By Leila Ugincius, VCU News
Elijah Dawson believes it’s never too late to follow your dreams. In his case, he knew the only way to ultimately accomplish those dreams was to go to college.
That would have been a complete surprise to his younger self, who perceived secondary school through the lens of a series of hardships — ranging from dyslexia to fibromyalgia, a condition characterized by widespread muscle pain and often fatigue. At times, Dawson wanted to give up. But he found himself not only wanting a bachelor’s degree but to continue learning and growing for as long as possible. “The goal is to have a ‘Dr.’ in front of my name,” Dawson said.
This month, the Kansas City, Missouri, native will become the first person in his family to graduate from college when he receives a bachelor’s degree in art history from the Virginia Commonwealth University School of the Arts.
“As neither of my parents or siblings decided to go to college, I made it my mission to decide to get a college degree and be the one that other members in my family could look up to, and maybe decide that, in the future, they also want to pursue their dreams,” he said.
As a first-generation college student, it was of the utmost importance to Dawson that he find a major that would make him both happy and accomplished with whatever career path he later decided to pursue.
“This determination is probably one of the major factors that contributed to my wanting to become an art historian,” he said. “Other than just my extreme fondness for art, art history as a study grants the ability to research into studies of history, religion, culture, gender, sexuality, race, ethnicity, literature and apply critical knowledge.”
Dawson saw VCU as a place that could cultivate his interests in art. He said that just about every class he took at VCU challenged his thinking and fostered his knowledge and understanding at an exceptional rate. He especially credits classes he had with Kimberly N. Brown, Ph.D., who teaches gender, sexuality and women’s studies, and Catherine Roach, Ph.D., and Kathleen Chapman, Ph.D., who teach art history.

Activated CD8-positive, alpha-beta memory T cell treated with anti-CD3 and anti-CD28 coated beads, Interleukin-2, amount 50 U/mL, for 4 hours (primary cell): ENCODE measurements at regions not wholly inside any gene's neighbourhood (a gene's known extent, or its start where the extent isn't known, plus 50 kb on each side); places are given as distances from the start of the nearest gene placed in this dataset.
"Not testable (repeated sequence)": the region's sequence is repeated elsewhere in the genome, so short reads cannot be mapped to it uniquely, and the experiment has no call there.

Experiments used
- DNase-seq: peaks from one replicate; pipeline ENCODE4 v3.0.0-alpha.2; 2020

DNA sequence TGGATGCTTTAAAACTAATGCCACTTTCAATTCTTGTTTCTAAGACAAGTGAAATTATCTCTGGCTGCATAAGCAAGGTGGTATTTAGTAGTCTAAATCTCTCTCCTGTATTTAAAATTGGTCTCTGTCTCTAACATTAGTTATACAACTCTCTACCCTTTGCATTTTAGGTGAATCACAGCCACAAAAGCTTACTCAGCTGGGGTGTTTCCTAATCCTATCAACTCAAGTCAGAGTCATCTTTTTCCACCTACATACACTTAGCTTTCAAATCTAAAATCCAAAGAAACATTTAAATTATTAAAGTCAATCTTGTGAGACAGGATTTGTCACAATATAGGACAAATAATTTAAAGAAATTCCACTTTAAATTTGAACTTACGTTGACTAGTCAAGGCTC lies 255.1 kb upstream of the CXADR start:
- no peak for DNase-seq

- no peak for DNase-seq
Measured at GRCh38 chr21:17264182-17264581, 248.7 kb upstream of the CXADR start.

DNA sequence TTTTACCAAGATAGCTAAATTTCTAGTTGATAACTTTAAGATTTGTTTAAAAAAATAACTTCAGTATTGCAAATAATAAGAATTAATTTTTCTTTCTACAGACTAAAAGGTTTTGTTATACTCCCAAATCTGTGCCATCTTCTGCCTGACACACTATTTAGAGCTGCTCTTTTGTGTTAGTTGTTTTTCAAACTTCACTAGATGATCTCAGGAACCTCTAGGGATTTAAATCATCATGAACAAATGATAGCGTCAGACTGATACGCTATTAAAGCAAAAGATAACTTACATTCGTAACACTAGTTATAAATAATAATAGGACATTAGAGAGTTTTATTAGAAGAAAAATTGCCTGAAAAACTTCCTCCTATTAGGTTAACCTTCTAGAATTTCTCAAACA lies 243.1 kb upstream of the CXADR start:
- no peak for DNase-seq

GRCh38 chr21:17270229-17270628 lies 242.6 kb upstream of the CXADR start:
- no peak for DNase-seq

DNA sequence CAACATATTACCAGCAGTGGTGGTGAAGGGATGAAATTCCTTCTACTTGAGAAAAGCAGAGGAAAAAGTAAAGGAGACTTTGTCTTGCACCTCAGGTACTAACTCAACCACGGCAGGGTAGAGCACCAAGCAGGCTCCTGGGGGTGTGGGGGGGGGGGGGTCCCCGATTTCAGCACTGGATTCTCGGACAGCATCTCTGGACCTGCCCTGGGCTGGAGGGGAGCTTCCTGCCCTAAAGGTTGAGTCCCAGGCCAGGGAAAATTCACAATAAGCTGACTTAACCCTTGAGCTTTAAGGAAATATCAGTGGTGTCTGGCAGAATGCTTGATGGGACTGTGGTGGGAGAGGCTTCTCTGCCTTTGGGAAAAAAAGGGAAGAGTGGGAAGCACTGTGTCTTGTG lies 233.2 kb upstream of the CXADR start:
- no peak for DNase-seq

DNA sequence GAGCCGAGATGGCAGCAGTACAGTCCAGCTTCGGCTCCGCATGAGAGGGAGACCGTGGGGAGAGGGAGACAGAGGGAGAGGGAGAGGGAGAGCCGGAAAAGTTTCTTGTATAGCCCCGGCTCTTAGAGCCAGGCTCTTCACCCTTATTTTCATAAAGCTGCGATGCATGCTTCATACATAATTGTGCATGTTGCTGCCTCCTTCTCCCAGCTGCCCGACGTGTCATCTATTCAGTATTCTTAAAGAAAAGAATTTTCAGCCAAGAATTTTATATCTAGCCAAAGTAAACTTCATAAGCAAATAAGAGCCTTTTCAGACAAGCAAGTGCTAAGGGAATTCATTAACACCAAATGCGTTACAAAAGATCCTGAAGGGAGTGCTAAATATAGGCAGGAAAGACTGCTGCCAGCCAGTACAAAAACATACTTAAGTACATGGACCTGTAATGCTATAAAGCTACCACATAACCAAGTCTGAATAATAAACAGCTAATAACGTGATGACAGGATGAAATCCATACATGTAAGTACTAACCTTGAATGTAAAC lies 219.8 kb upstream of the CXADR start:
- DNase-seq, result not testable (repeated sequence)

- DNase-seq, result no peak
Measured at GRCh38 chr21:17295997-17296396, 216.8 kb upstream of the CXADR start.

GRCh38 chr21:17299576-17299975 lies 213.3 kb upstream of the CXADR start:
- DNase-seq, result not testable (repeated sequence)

“Honestly, they pushed a logic of thinking that I did not know that I was capable of,” Dawson said. “They pushed me in ways that no other teacher has ever pushed me and made me reach for goals that I normally would never go for.”
In Dawson, Chapman said, she sees the future of the art history discipline. He is intensely curious about art and ideas, and is eager to grapple with challenging material.
“He has excellent insights into the strengths and weaknesses of both traditional art historical scholarship and recent critical attempts to nuance and decolonize the discipline,” said Chapman, an associate professor and director of graduate studies at the School of the Arts. “He is particularly interested in Japanese modernism and in Japanese contemporary art and popular culture, and he is invested in contributing to recent scholarly efforts to broaden conceptions of modernism to include art and ideas produced beyond the conventional parameters defined by Europe and the U.S.”
Overall, Dawson said, he loved his time at VCU and is ready to earn more degrees and travel the globe. After graduation, he plans to travel for a year, specifically to Japan, and eventually earn a master’s degree in Japanese art history.
Lead image: Elijah Dawson will become the first person in his family to graduate from college this month when he receives his bachelor’s degree from the VCU School of the Arts. (Tom Kojcsich, University Marketing)